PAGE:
Fat Cat (oz5262)
About this Plan
Fat Cat. Bostonian model based on the Nesmith Cougar. Attached are plans scanned from Model Builder (March 1988). Rubber powered freeflight model, 16 inch span, 14 gram Bostonian.
Direct submission to Outerzone.
Update 5/4/2022: Added article, thanks to RFJ.
Quote: "Fat Cat, by Perry Peterson. Take a Peck-Polymers' Nesmith Cougar Peanut kit and widen the fuselage a bit, and you have a plane that'll conform to the Bostonian rules and fly great too.
The Nesmith Cougar has established itself as a great flying rubber-scale model. The Peck-Polymer's peanut kit has made the design a very popular entrant at most contests and fun-fly sessions. This plane is basically a Cougar with the fuselage widened a little to conform to the Bostonian rules. The fuselage of a Bostonian must be large enough to contain a theoretical box 3 x 2-1/2 x 1-1/2 inches in any orientation. Most Bostonians are designed so the 2-1/2 in dimension is vertical. This plane uses the 2-1/2 in dimension in a horizontal position, hence its name - Fat Cat.
With its wide fuselage, your Fat Cat may turn out heavy with more balsa, tissue, and dope than some Bostonians. Although it will be legal (weight rules say not less than 14 grams without motor for Bostonian West), it may not fly as long. Mine weighs 20 grams without motor and may not win any duration contests, but it sure looks great climbing in a rock-steady circling flight path. Barn door fuselage proportions will increase drag, but probably add to stability.
Now its time to build your Fat (and sassy) Cat. Most of the construction is familiar if you have built a rubber-powered plane with a box fuselage. The landing gear and propeller deserve special instructions for those who have not developed their own methods for these procedures.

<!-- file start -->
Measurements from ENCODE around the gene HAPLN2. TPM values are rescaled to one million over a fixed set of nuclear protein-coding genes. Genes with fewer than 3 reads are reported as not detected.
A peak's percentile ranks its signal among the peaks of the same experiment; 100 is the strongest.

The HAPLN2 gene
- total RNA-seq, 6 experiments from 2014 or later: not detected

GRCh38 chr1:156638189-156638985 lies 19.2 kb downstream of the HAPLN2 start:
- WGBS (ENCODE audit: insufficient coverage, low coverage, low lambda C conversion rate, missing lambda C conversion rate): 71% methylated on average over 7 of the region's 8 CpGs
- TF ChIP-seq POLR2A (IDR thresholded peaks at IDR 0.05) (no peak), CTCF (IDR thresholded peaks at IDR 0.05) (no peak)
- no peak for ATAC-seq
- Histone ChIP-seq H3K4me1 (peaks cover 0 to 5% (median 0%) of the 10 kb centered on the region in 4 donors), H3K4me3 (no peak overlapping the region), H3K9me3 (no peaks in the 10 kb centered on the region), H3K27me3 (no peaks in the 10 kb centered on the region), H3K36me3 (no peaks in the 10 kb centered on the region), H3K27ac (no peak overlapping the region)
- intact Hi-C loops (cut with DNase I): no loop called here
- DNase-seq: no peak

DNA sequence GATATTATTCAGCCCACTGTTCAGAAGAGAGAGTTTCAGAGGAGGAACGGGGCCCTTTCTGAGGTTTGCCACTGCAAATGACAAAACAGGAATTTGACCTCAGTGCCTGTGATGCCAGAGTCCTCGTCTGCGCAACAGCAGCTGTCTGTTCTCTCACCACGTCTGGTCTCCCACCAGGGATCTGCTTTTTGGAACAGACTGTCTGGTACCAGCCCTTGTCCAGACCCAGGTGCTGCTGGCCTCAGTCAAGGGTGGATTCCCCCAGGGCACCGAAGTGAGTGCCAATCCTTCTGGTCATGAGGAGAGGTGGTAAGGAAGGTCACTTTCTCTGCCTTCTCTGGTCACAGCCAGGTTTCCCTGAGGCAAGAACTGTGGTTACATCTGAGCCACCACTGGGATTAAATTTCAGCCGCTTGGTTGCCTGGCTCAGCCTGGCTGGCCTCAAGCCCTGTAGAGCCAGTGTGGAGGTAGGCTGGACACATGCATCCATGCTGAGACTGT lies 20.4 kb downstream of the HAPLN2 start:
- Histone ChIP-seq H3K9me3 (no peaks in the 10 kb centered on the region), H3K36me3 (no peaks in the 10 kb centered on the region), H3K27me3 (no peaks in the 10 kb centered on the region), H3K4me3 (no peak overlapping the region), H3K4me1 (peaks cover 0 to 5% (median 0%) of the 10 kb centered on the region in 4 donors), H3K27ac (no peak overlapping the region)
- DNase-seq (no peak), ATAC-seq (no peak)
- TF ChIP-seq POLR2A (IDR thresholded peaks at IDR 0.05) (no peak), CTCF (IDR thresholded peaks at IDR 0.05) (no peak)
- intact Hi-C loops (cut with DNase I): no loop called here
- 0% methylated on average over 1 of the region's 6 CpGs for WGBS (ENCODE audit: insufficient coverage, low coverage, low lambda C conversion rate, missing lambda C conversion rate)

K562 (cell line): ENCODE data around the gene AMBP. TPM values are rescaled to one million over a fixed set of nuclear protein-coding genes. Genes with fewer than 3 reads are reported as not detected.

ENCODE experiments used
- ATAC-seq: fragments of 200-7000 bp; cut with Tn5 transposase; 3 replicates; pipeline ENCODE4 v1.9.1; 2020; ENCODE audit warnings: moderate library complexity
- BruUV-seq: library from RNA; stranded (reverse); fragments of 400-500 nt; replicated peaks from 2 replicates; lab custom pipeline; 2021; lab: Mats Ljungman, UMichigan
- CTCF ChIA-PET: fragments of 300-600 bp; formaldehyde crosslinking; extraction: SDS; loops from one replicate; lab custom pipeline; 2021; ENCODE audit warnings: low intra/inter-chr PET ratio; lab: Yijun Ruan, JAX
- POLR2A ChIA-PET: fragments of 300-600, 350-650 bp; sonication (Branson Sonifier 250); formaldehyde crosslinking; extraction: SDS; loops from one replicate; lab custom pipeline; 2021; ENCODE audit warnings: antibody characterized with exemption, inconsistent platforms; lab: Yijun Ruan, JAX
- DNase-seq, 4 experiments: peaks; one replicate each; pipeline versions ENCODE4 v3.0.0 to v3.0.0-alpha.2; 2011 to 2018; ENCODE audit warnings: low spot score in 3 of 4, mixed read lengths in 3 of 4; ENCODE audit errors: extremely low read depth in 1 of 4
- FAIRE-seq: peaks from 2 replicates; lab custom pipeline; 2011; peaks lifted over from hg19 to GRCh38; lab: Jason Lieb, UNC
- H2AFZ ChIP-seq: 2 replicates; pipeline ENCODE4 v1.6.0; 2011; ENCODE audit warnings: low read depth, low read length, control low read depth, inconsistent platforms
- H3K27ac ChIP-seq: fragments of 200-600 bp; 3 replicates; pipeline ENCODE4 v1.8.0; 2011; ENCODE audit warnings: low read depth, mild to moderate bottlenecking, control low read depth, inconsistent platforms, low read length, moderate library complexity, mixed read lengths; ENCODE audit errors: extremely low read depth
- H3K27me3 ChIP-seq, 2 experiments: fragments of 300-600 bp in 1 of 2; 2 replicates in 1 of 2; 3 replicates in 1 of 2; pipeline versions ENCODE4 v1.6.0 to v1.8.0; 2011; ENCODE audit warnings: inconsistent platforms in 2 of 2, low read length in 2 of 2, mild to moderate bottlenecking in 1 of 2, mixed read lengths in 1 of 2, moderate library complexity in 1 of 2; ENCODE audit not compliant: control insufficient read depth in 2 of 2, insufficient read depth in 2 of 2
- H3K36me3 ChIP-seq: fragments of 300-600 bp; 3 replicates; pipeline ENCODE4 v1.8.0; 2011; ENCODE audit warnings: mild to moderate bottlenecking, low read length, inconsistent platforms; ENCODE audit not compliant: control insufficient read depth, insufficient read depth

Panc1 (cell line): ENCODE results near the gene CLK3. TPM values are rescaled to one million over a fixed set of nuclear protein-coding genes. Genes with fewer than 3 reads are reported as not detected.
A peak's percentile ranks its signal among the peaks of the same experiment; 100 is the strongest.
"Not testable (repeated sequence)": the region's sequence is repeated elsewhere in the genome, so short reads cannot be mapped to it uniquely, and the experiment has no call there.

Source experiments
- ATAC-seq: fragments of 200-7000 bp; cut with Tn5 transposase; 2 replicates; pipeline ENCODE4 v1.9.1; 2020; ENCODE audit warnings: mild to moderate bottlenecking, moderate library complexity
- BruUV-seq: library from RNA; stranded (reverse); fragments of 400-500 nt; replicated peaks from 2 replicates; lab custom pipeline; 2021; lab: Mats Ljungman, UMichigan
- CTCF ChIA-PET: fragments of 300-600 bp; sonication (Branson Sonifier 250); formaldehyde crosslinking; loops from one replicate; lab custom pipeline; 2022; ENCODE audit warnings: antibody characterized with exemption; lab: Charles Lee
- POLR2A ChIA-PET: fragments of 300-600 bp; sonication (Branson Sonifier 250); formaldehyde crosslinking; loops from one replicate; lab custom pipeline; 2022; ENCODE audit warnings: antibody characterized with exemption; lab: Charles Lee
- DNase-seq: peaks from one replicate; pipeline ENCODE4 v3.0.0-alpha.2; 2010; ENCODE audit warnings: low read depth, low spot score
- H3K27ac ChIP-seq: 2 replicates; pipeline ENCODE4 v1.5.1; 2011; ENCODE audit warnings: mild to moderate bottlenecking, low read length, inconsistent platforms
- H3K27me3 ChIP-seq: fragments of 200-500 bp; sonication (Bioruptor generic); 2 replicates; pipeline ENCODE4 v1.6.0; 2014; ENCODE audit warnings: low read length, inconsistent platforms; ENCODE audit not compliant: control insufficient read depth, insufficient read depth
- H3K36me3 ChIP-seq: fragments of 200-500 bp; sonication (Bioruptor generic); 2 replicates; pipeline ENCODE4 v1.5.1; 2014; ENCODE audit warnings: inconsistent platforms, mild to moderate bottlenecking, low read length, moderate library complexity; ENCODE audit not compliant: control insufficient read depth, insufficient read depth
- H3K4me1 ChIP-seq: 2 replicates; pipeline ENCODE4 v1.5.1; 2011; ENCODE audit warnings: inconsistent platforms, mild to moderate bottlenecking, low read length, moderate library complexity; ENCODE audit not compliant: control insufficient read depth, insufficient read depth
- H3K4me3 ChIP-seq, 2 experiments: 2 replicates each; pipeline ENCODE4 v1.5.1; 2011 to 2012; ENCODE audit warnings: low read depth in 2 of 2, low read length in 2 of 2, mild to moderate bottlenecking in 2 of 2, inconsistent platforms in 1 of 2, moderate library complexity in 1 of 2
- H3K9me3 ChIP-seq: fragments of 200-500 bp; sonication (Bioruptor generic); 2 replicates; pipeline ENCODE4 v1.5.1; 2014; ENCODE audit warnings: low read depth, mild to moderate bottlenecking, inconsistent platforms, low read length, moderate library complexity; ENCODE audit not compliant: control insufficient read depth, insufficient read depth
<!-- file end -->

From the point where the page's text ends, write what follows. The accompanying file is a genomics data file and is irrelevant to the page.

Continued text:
The wheel pants are made from three laminations of very light 3/16 balsa sheet. Use the pattern on the plan, and carve and sand the lamination to shape. Bend .025 music wire to the landing gear pattern on the plan. I used Sleek Streek-type plastic half wheels sanded on a block from the back until narrow enough to fit easily into the wheel pants.
Trap wheels in the pants by sliding the landing gear wire in from the back. Cut a slight notch in the back of each wheel pant to recess the short vertical portion of the landing gear wire. Glue in this short recessed wire with five-minute epoxy. Use epoxy sparingly - this can build weight up in a hurry.
Don't be tempted to omit the wheel pants or you will not retain the sassy character of your Fat Cat.
The propeller blades are cut from a plastic eight-ounce yogurt container. Turn the container upside down and draw a line from the bottom to the top. This line should be about 15 degrees offset to the left at the top. With this line as the prop blade center, use pattern on the plans to cut out a blade. Move over on the container and cut out the second blade at the same angle.
Carve out a spinner using a medium weight balsa block and cut a slot for the prop blades with a razor saw. See plan for proper angle. Press blades in the slots and you have an efficient homemade propeller. If the blades are a tight press fit, you can change blades. Experiment with blades cut out at different angles and different sizes. Just remember to keep the prop diameter at not more than six inches to be legal for Bostonian.
Soon you'll be watching your own sassy Fat Cat in the air!"
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User commentsHi Mary and Steve, some photos of my new model, the Fat Cat [main pic, 004-007]. Scale 13 inch span.
Maciej - 04/04/2022
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